Huawei Matebook X Pro 2020: Nothing too crazy but at least it's more fixable and cheaper than comparable Apple wares

Which might help convince your stingy purchase manager

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Review The 2020 Huawei Matebook X Pro faithfully follows its predecessors in form and function. At its heart, it's a well-rounded but pricey ultrabook. No new ground is broken, but the Matebook X Pro gets the fundamentals right.

Poking around, you spot the occasional delight. The inclusion of a standard USB-A port is hugely welcome – although the absence of built-in Ethernet may be a source of frustration for some business users. Most connectivity comes via the two USB-C ports on the side.

Open it up and you'll spot a large trackpad located underneath one of the best ultrabook keyboards out there. There's plenty of travel, and the keys are well spaced. Flanking the keyboard are two powerful speakers, while the nearby power key doubles as a fingerprint reader.

The display is a gorgeous 13.9 inches, surrounded by improbably thin bezels. This uses the same 3:2 aspect ratio, which is great for multitasking, and Slack and Word can co-exist on the same display without feeling especially crowded.

Those tiny bezels come at a cost, however, as the webcam is based within the function keys. Pressing a button between the F6 and F7 keys pops the webcam up. This positioning means that it's perennially fixed towards your chin — "the reverse MySpace angle". Given the current reliance on videoconferencing, this might be somewhat of a concern.

One feature that gives the MateBook X Pro an edge is the addition of a 10-point multitouch touchscreen. This supports gestures, like pinch-to-zoom, but accumulates fingerprints like crazy. Sadly, you can't rotate the display 180 degrees to turn it into a tablet for in-bed Netflix binges. The review unit provided came with a 10th-generation Intel Core i7-10510U and 16GB DDR4 RAM. There's also a GeForce MX250 graphics chip.

Artificial testing produced the results you'd expect from those specs. Running GeekBench 5 gave the Matebook X Pro a score of 1,131 for single-core performance and 3,687 for multi-core performance. That's roughly on-par with the equivalent Dell XPS 13, and leagues ahead of the 2020 MacBook Air.

For the sake of completeness – and knowing that someone, somewhere may want to use the GPU for work-relate tasks like building neural models – we ran the Geekbench Compute Benchmark on the MX250 GPU, using the OpenCL API. The Matebook X Pro scored 9,360, which is significantly higher than what you'd get with bog-standard integrated graphics, but a far cry from the score inevitably produced by a beefy Nvidia Quadro card.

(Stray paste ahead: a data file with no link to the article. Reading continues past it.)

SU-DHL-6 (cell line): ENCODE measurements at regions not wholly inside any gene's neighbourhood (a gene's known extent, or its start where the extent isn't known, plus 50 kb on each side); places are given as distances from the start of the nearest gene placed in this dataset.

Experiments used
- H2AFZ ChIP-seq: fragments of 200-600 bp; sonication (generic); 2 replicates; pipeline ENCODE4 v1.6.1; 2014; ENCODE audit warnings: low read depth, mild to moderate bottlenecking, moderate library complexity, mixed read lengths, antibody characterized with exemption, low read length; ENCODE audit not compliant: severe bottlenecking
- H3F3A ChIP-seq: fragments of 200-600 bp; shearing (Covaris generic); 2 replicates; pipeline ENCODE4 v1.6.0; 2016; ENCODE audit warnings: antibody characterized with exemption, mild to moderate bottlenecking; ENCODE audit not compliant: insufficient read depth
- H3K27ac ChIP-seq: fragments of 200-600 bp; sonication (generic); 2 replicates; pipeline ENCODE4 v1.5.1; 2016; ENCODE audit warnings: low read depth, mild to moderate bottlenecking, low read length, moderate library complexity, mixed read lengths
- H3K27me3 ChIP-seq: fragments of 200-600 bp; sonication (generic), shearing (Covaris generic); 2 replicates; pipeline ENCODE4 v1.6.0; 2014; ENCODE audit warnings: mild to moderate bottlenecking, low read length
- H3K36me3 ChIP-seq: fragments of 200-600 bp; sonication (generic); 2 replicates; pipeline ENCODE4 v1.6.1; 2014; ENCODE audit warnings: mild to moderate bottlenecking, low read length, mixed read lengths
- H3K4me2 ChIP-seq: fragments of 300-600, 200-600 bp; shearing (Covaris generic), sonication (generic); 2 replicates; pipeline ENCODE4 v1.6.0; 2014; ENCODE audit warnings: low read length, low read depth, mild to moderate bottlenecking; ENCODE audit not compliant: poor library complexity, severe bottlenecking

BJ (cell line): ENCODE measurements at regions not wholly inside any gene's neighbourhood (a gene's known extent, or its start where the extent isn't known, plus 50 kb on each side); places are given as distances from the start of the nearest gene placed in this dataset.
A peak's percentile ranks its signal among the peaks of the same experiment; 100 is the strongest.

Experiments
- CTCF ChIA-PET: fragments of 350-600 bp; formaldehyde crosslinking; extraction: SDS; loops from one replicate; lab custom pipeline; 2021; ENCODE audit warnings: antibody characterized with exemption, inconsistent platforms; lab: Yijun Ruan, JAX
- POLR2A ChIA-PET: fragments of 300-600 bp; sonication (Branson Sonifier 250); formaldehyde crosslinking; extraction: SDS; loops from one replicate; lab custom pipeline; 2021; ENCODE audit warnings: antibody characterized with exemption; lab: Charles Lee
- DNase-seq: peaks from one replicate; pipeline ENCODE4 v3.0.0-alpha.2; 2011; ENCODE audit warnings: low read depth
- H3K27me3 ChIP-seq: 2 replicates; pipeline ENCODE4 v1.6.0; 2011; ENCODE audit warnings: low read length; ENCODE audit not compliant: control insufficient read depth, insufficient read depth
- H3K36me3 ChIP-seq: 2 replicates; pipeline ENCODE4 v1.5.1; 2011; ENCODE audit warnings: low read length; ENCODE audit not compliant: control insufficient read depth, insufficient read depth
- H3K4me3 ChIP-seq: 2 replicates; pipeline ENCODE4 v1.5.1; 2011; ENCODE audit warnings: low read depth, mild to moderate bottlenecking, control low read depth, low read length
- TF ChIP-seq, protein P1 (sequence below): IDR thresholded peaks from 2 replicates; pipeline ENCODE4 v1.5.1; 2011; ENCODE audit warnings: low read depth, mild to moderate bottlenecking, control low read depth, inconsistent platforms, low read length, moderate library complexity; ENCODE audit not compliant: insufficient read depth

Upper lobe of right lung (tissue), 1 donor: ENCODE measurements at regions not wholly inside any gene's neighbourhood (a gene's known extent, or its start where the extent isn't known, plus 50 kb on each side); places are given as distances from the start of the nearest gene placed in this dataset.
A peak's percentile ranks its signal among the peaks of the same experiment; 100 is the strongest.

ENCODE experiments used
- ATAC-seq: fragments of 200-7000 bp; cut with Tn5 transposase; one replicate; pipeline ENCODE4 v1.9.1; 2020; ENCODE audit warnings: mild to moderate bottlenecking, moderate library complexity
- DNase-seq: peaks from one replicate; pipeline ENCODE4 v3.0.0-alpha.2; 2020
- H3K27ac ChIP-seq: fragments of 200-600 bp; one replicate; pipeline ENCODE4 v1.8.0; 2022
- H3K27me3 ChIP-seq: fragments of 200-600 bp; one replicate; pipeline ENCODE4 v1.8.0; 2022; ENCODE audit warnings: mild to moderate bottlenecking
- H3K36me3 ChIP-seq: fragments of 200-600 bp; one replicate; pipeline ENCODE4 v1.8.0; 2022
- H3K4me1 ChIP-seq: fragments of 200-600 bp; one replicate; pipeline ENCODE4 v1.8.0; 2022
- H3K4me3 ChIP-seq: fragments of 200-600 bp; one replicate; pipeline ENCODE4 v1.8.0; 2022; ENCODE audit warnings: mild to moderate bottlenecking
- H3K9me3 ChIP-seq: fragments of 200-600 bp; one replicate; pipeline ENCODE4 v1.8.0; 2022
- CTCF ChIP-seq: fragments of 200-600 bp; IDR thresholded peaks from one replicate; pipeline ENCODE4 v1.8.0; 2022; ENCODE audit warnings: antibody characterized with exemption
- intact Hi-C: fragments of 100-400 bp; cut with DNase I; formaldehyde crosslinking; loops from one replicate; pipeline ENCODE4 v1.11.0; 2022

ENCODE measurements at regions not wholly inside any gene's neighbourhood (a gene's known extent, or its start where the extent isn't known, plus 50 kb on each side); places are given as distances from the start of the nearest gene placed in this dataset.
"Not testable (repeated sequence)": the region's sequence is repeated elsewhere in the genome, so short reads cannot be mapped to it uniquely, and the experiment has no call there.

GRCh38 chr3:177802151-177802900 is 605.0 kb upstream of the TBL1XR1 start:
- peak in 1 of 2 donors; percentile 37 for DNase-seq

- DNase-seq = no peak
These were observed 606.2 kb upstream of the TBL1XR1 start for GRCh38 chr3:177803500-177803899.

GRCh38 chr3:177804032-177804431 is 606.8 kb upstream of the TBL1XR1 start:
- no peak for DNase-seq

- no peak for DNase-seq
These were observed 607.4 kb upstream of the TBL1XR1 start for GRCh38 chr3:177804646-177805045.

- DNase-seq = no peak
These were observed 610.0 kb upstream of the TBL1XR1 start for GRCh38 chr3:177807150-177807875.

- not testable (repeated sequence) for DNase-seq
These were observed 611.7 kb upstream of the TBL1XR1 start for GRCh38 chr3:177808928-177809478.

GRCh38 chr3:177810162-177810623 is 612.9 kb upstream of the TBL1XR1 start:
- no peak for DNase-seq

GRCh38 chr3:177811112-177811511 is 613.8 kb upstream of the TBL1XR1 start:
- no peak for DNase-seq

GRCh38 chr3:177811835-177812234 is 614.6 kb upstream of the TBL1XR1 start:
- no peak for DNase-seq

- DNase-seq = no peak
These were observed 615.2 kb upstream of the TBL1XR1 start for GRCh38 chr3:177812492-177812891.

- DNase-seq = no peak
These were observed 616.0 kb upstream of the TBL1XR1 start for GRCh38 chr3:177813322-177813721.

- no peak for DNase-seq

Finally, we finished off with Cinebench R20, which is a good barometer for determining the rendering capabilities of a computer. The Matebook X Pro scored 1,039 here.

As you'd expect from a biz laptop, there's very little bloatware. One exception is the inclusion of Huawei's own mobile tools, allowing you to transfer files and content from your own devices. Since Huawei's phones are possibly going to represent an ever-shrinking part of the smartphone market in the West, this is something of a white elephant.

One area where the Huawei Matebook X Pro wins serious points is in terms of repairability – which isn't something you can take for granted with ultrabooks. To access the laptop's innards, you simply need to remove the backplate. This is affixed with eight #4 TORX screws, and pops off with a plectrum.

Once you're inside, you'll notice most of the components are screwed in with regular Philips screws. This makes it straightforward to perform basic laptop maintenance tasks, like removing dust and applying fresh thermal paste. Internal storage is bog-standard M.2 NVMe, which contrasts wildly with the Apple world, where components are soldered to the logic board, and screws use different formats and driver sizes.

The model reviewed by The Register retails at an eye-watering £1,699.99. If you buy it straight from Huawei, they'll throw in either a free mouse or a Wi-Fi hotspot.

For those with stingier purchase managers, there's also a version using the less powerful Intel i5-10210U. This keeps the Nvidia MX250 graphics card, but comes with half the internal storage, and retails at £1,399.99. In comparison, Apple will sell you an i5 MacBook Pro with 16GB RAM, 512GB storage, and Intel Iris graphics for £1,799.99. This comes with four Thunderbolt 3 ports, but lacks the dedicated USB-A port of the Matebook X Pro, as well as the overall serviceability (we wouldn't recommend anyone buys a Mac right now, given that Apple Silicon is just around the corner, but that's by-the-by).

If you'd rather stay within the Wintel sphere, you can always look at the Dell XPS 13 line. A roughly equivalent machine (albeit with an i7-1065G7 and no dedicated graphics) will set you back £1,749. ®

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